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I[pounds sterling]inister questions top court's annulment of articles limiting freedoms.

ySTANBUL (CyHAN)- A Cabinet minister has said he has difficulty in understanding the reason for the annulment by the Constitutional Court of some articles of a recently passed omnibus law, which stood for Internet censorship, violation of rights and of privacy.

"To be honest, I wonder what the reason is for this [annulment]," Transportation, Maritime Affairs and Communications Minister LE-tfi Elvan said at a press meeting on Friday, maintaining that the article related to blocking Internet access was based on Article 22 of the Constitution.

The Constitutional Court annulled on Thursday four articles of an omnibus law which it called unconstitutional, thereby blocking the government's move to censor the Internet, restrict freedom of speech and violate rights and privacy.

Maintaining that the annulment has created a legal vacuum and a risk for national security, Elvan underlined that the national security risk is definitely needed to be eliminated by new legislation.

He said: "In all countries, the decision regarding national security is taken immediately when the issue is national security. The only exception is Turkey at the moment."

The annulment of the much-criticized articles is a victory for opposition parties and nongovernmental organizations, which had slammed the government for establishing an authoritarian, Gestapo-like regime.

The top court, apart from annulling the four articles, ruled for a stay for three of the annulled articles, meaning that the annulment of the legislation will be effective immediately without waiting for the decision to be published in the Official Gazette, as their implementation may well cause irreversible harm.

One of the articles canceled authorized the Telecommunications Directorate (TyB) to require Internet service providers to block access to a website within four hours and without a previous court order.

As per the article, TyB would be able to block access to websites for "national security," the "maintenance of public order" and "preventing a crime from being committed."

The main opposition Republican People's Party (CHP) appealed to the top court for the four articles after President Recep Tayyip Erdoy-an approved the omnibus law in the second week of September. The article canceled also allowed TyB to collect all Internet traffic data, which would have, if not canceled, turned the directorate into a big brother surveilling all Internet users.

If the article had not been canceled, no privacy would have remained for Internet users, as Internet traffic data reveals the websites a person visited, how much time he or she spent on a website and with whom a person communicates by email. The annulment also prevented possible profiling of Internet users.

Another article of the controversial legislation the Constitutional Court annulled regards the right granted to state institutions to delay the implementation of court rulings for the restitution of civil servants removed from their posts.

According to the article, high-level civil servants who believe they have been unjustly removed from their posts would no longer be able to reverse the government's decision. Even if a court rules for restitution of their jobs, the verdict was not to be implemented for two years, according to the law.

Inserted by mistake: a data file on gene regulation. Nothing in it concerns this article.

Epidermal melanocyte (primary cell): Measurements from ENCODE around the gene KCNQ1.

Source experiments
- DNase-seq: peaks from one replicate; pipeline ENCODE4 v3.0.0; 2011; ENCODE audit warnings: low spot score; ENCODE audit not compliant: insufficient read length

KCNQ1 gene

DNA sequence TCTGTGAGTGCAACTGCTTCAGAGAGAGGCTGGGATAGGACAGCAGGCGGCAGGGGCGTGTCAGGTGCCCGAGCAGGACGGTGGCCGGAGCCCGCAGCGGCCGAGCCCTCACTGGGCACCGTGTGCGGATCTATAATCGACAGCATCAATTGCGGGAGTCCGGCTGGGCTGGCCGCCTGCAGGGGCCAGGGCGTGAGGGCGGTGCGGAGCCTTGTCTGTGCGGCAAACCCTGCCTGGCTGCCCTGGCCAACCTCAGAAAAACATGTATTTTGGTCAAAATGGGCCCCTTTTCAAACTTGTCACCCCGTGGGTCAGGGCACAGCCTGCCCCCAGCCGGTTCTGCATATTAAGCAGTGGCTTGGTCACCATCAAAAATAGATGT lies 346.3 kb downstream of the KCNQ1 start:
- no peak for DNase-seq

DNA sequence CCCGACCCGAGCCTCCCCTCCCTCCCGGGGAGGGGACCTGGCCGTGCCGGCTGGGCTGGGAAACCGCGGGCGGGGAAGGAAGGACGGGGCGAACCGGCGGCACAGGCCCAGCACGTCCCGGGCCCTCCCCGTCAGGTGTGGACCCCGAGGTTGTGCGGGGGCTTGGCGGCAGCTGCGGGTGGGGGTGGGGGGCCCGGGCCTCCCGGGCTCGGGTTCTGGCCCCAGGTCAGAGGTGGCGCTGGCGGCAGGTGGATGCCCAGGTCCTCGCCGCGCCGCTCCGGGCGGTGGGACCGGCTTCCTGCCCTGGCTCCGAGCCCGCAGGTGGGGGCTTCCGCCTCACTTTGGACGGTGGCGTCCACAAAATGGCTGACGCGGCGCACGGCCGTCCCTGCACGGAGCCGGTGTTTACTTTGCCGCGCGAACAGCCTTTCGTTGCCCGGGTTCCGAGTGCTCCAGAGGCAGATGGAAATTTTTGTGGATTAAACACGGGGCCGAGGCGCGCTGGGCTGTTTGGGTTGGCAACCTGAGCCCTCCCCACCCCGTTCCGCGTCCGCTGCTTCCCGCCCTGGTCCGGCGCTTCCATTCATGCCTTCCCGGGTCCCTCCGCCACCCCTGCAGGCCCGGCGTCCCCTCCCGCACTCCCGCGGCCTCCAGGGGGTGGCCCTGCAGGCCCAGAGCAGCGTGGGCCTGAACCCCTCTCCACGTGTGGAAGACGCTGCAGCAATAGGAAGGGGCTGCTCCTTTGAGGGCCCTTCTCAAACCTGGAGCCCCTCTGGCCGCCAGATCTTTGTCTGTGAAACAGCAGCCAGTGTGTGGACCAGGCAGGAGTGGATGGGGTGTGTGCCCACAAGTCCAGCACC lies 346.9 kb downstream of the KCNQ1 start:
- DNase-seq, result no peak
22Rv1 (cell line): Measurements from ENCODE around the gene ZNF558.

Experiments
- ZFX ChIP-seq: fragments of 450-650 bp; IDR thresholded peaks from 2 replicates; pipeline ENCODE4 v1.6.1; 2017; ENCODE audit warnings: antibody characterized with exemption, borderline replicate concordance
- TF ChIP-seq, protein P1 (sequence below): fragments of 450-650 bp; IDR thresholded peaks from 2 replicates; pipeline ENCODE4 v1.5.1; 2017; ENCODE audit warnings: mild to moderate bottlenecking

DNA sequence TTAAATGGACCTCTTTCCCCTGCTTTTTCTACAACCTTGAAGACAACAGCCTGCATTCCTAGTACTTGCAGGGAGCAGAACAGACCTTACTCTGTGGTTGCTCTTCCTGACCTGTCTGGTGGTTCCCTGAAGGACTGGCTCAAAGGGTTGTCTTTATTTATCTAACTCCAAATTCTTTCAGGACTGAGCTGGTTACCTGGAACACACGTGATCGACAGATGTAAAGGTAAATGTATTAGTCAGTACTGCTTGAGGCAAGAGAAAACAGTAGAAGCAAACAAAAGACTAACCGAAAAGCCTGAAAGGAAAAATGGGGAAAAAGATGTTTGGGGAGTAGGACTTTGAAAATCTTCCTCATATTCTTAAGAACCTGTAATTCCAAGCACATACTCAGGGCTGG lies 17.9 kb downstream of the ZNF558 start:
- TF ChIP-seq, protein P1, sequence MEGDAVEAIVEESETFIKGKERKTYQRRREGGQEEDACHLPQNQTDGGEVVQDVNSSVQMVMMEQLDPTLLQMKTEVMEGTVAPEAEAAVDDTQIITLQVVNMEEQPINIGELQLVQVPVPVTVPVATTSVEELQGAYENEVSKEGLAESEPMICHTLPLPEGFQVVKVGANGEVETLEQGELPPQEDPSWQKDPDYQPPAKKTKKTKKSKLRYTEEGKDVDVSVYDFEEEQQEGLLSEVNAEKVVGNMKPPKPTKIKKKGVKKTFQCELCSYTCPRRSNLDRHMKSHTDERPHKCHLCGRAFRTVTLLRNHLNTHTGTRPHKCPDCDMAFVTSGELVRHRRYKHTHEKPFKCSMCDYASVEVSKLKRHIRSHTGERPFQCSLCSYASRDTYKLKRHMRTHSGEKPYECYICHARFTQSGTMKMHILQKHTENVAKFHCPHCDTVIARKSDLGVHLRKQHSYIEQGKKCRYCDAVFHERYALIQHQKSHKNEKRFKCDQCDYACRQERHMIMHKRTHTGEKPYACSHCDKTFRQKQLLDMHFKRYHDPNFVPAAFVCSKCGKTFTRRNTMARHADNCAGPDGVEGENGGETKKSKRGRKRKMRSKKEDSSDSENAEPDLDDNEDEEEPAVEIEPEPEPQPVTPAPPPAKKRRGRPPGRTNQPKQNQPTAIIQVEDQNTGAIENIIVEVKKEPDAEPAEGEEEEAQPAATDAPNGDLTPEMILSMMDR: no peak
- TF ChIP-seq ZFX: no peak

The legislation was widely interpreted as a measure to prevent the restitution of senior police officers who were removed from their posts in the aftermath of two major corruption investigations that became public with a wave of detentions on Dec. 17 and Dec. 25 of last year. The government dismissed the probe as a plot by followers of the faith-based Hizmet movement and its foreign collaborators to overthrow it.

Still another article of the omnibus law that has been canceled is about the legal protection granted to civil servants who do not implement court decisions regarding the restitution of former posts to civil servants removed.

The final article annulled by the top court concerns the privatization of public enterprise. The article said once five years elapsed since a public company was privatized it would no longer be possible to return it to the state even by court decision.

Thanks to this article, Albayrak Turizm Seyahat, ynE-aat A.E[currency]., which is also the owner of the pro-government Yeni E[currency]afak daily, will keep the Cellulose and Paper Factory (SEKA) in Balykesir, which it bought in a privatization tender in 2003, despite the fact that courts said after the privatization SEKA must be returned to the state as SEKA was privatized far below its real value.

This article apparently aimed at whitewashing the privatizations improperly carried out by the government.

The sale of the paper factory gave Albayraklar Holding, a staunch supporter of President Erdoy-an, a great advantage over its competitors, which were forced to import paper.

The Cellulose Workers Union sued the Supreme Privatization Board (EuYK), a government agency controlled by the government, to cancel the sale.

On July 28, 2003, the Bursa 2nd Administrative Court ruled that the sale of the factory -- which had been valued at $51 million -- for just $1.1 million violated the public interest as well as the privatization law.

In an interim decision, the court granted an injunction against turning SEKA over to its prospective owners and later decided to cancel the sale on Oct. 15, 2003, notifying the Privatization Administration (EuyB) in Ankara of its ruling.

(Cihan/Today's Zaman) CyHAN

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Publication:Cihan News Agency (CNA)
Date:Oct 3, 2014
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